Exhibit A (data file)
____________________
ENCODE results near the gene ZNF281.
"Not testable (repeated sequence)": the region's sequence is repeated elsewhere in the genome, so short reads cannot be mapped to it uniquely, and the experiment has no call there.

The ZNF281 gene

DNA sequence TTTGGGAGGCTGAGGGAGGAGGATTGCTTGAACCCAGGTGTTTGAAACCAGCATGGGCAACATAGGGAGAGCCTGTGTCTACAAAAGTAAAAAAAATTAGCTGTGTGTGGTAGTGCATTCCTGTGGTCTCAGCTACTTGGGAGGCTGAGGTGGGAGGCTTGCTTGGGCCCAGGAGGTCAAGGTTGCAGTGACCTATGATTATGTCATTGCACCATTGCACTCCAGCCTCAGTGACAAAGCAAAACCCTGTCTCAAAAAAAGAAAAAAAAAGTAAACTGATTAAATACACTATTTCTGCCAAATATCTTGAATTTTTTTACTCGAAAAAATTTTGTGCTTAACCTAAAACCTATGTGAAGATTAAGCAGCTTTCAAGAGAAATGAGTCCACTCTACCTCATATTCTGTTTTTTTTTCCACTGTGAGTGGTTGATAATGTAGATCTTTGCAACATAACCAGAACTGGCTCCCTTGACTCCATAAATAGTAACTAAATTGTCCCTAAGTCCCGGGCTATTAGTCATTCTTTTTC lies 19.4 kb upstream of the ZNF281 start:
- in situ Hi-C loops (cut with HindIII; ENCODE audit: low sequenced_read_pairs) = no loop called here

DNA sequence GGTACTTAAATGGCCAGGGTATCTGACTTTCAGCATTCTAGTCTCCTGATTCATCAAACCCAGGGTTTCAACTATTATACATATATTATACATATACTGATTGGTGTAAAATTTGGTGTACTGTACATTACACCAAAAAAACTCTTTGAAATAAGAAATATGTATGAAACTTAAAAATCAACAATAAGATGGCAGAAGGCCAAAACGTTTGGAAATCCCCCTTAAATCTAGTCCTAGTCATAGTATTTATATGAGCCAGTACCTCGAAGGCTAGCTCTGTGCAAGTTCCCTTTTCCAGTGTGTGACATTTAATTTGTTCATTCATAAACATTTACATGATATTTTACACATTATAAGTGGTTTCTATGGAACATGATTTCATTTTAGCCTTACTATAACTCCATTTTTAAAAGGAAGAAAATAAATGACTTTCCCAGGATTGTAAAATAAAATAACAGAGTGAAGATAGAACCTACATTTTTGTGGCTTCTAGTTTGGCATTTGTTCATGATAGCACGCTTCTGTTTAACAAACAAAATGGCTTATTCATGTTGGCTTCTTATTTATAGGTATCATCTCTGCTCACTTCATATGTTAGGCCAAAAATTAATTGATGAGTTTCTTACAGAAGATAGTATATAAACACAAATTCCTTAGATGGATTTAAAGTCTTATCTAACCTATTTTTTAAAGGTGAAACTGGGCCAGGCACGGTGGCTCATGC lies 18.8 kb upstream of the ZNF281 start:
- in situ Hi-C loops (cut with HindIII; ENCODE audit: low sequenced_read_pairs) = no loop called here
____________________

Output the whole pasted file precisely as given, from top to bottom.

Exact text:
ENCODE results near the gene ZNF281.
"Not testable (repeated sequence)": the region's sequence is repeated elsewhere in the genome, so short reads cannot be mapped to it uniquely, and the experiment has no call there.

The ZNF281 gene

DNA sequence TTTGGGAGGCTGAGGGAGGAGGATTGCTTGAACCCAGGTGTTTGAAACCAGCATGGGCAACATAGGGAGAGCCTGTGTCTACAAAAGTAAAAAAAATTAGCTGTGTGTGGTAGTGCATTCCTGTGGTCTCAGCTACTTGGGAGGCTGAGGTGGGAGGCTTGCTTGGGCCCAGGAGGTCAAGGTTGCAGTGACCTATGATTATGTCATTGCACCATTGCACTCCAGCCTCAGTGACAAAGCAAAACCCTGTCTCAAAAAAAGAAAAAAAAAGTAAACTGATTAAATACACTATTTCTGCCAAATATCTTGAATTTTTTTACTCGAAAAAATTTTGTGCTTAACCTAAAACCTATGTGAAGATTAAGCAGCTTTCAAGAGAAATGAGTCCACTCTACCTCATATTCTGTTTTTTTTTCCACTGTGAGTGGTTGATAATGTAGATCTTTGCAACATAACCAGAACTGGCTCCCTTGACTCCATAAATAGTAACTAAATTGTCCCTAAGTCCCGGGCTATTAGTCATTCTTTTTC lies 19.4 kb upstream of the ZNF281 start:
- in situ Hi-C loops (cut with HindIII; ENCODE audit: low sequenced_read_pairs) = no loop called here

DNA sequence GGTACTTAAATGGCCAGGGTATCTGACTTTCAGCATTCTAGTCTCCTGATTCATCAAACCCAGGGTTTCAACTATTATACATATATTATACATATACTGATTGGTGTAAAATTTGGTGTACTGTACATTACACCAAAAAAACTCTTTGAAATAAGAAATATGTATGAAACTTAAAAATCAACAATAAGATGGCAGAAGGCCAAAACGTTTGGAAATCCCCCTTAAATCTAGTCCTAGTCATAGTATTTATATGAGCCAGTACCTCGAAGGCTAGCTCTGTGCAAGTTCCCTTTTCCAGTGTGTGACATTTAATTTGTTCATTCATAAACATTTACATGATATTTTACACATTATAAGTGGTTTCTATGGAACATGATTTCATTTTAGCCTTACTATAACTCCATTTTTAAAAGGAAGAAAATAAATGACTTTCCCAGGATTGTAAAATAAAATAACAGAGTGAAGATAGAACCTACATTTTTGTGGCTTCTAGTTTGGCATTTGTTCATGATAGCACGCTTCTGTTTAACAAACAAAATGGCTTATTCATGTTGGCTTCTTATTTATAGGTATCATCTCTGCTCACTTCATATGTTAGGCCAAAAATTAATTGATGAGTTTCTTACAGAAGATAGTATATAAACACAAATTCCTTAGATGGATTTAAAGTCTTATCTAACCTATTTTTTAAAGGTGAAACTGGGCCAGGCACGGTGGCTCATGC lies 18.8 kb upstream of the ZNF281 start:
- in situ Hi-C loops (cut with HindIII; ENCODE audit: low sequenced_read_pairs) = no loop called here